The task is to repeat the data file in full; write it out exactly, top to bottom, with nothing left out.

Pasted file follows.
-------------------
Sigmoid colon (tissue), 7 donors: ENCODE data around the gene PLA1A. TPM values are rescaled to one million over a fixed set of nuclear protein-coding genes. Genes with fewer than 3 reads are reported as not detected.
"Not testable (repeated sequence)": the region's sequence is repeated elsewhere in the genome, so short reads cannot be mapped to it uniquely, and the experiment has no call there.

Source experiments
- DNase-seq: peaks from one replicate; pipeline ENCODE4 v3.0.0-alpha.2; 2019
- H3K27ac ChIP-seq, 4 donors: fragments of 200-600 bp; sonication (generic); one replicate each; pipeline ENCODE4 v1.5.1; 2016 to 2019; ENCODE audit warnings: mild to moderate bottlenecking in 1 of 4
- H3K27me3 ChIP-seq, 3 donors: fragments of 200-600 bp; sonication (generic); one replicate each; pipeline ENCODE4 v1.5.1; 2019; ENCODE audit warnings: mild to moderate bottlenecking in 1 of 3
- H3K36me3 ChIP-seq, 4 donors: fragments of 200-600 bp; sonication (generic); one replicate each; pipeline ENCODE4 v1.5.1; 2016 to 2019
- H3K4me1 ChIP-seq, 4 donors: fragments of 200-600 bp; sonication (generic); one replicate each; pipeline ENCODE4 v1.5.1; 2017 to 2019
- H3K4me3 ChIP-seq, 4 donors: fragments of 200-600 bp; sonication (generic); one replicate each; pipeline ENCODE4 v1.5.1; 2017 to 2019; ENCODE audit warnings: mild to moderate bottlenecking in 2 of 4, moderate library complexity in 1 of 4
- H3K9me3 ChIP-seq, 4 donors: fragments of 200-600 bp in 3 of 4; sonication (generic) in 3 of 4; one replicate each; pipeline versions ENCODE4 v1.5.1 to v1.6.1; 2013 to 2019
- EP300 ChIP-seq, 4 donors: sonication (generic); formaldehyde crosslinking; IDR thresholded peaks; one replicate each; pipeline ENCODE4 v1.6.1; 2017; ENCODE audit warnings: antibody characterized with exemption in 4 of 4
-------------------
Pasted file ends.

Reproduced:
Sigmoid colon (tissue), 7 donors: ENCODE data around the gene PLA1A. TPM values are rescaled to one million over a fixed set of nuclear protein-coding genes. Genes with fewer than 3 reads are reported as not detected.
"Not testable (repeated sequence)": the region's sequence is repeated elsewhere in the genome, so short reads cannot be mapped to it uniquely, and the experiment has no call there.

Source experiments
- DNase-seq: peaks from one replicate; pipeline ENCODE4 v3.0.0-alpha.2; 2019
- H3K27ac ChIP-seq, 4 donors: fragments of 200-600 bp; sonication (generic); one replicate each; pipeline ENCODE4 v1.5.1; 2016 to 2019; ENCODE audit warnings: mild to moderate bottlenecking in 1 of 4
- H3K27me3 ChIP-seq, 3 donors: fragments of 200-600 bp; sonication (generic); one replicate each; pipeline ENCODE4 v1.5.1; 2019; ENCODE audit warnings: mild to moderate bottlenecking in 1 of 3
- H3K36me3 ChIP-seq, 4 donors: fragments of 200-600 bp; sonication (generic); one replicate each; pipeline ENCODE4 v1.5.1; 2016 to 2019
- H3K4me1 ChIP-seq, 4 donors: fragments of 200-600 bp; sonication (generic); one replicate each; pipeline ENCODE4 v1.5.1; 2017 to 2019
- H3K4me3 ChIP-seq, 4 donors: fragments of 200-600 bp; sonication (generic); one replicate each; pipeline ENCODE4 v1.5.1; 2017 to 2019; ENCODE audit warnings: mild to moderate bottlenecking in 2 of 4, moderate library complexity in 1 of 4
- H3K9me3 ChIP-seq, 4 donors: fragments of 200-600 bp in 3 of 4; sonication (generic) in 3 of 4; one replicate each; pipeline versions ENCODE4 v1.5.1 to v1.6.1; 2013 to 2019
- EP300 ChIP-seq, 4 donors: sonication (generic); formaldehyde crosslinking; IDR thresholded peaks; one replicate each; pipeline ENCODE4 v1.6.1; 2017; ENCODE audit warnings: antibody characterized with exemption in 4 of 4